The Unsung Heros Called Ski Patrollers
Early season before the resort opens, Ski Patrol has a lot of work to do. They ski around dragging unruly tower pads to each lift tower. These are often four or five feet across and six feet high. They must be strapped onto each tower of each lift to protect the public in case someone crashes into it. Then they ski to the boundary areas, with a huge spool of rope. One person will ski the end of the rope down the slope until they run the length of the area. Another group of patrollers will ski down carrying a large stack of bamboo to place at intervals along the rope line. Then another person will come down and tie a clove hitch with the rope onto each bamboo pole. They must do this for the entire boundary line of the resort. They must also carry stacks of wood signs and place them in front of areas that are closed for lack of snow or for cliff areas. These signs can be quite heavy.
Imagine skiing around without poles all day, carrying heavy objects! It is not suprising then that injuries can and do occur to patrollers. Broken bones, torn knee ligaments and other injuries can be common occurrences.
Once the resort is open for the season, the most dangerous part of the Ski Patrollers job comes in the form of snow control, also known as avalanche hazard reduction. This takes place when there is a lot of snow and wind, making conditions dangerous. The patrollers will get up really early and each has specific jobs to do. Several will make the hand charges, or explosives, for the entire patrol. Most will have specific routes to throw hand charges along and ski cut. Some may shoot artillery type guns to reach far areas. All of these jobs are very dangerous. Those throwing hand charges can easily be caught in an avalanche, some of which have not survived.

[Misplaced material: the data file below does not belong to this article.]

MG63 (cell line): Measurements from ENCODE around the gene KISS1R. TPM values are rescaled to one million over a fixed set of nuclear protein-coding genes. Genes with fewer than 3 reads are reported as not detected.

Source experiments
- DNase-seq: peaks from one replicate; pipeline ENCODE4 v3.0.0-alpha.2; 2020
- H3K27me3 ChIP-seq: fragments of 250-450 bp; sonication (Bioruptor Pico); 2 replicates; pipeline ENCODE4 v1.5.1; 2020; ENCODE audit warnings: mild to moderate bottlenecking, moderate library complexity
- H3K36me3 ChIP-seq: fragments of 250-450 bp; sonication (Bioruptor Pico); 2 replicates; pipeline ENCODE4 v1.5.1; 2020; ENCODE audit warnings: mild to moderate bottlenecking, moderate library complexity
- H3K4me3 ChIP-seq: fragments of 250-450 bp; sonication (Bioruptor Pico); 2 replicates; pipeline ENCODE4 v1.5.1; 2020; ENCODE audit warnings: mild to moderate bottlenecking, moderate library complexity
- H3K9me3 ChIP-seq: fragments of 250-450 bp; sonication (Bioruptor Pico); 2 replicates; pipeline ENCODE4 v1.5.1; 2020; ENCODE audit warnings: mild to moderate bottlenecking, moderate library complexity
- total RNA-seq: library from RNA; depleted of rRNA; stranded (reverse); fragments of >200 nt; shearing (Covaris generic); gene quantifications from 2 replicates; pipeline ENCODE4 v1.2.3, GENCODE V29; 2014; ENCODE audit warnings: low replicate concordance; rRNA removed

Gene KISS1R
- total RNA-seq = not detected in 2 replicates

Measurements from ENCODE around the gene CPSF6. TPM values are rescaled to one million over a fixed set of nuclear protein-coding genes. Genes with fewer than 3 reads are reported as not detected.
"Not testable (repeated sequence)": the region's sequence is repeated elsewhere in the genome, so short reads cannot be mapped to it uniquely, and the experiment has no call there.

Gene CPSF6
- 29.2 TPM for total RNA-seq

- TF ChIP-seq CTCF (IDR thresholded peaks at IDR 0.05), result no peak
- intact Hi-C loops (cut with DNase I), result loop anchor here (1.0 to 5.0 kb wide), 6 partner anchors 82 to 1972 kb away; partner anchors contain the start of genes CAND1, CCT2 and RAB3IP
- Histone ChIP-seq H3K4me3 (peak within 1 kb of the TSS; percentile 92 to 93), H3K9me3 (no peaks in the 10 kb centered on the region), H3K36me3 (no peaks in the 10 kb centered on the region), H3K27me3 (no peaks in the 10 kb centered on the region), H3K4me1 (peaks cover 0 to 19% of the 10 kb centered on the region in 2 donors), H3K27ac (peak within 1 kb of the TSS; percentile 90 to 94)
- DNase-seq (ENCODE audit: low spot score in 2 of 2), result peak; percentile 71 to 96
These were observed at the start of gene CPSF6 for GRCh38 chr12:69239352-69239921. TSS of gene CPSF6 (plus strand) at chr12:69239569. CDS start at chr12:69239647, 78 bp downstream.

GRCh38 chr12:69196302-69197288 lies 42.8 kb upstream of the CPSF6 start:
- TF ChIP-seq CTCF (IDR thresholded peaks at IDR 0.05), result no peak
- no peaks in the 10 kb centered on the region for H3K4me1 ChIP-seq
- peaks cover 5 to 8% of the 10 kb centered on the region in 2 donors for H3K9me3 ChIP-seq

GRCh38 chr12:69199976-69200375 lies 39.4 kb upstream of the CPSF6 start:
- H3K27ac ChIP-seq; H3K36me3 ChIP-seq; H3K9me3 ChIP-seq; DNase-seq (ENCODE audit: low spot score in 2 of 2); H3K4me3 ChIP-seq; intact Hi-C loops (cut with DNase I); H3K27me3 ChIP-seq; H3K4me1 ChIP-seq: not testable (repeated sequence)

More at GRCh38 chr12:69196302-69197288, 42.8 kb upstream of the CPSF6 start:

The part of the job most people are familiar with is that the Ski Patrollers are also there to help any injured guests. They will provide medical care and transport folks down the mountain in toboggans. Not an easy feat in challenging terrain.
With all the duties that Ski Patrol is charged with, it makes sense to respect their position on the mountain. If an area is closed, respect that it is closed for a reason. It could be that the snow coverage is low and rocks are everywhere, it could be cliff hazard, or it could be an area that is difficult to control for avalanches.
The next time you are at a resort, think twice about the folks wearing the Ski Patrol cross. Better yet, thank them for all their efforts to make the mountain safer for everyone.
This site needs an editor - click to learn more!
Editor's Picks Articles
Top Ten Articles
Content copyright © 2019 by Carol Viau. All rights reserved.
This content was written by Carol Viau. If you wish to use this content in any manner, you need written permission. Contact BellaOnline Administration for details.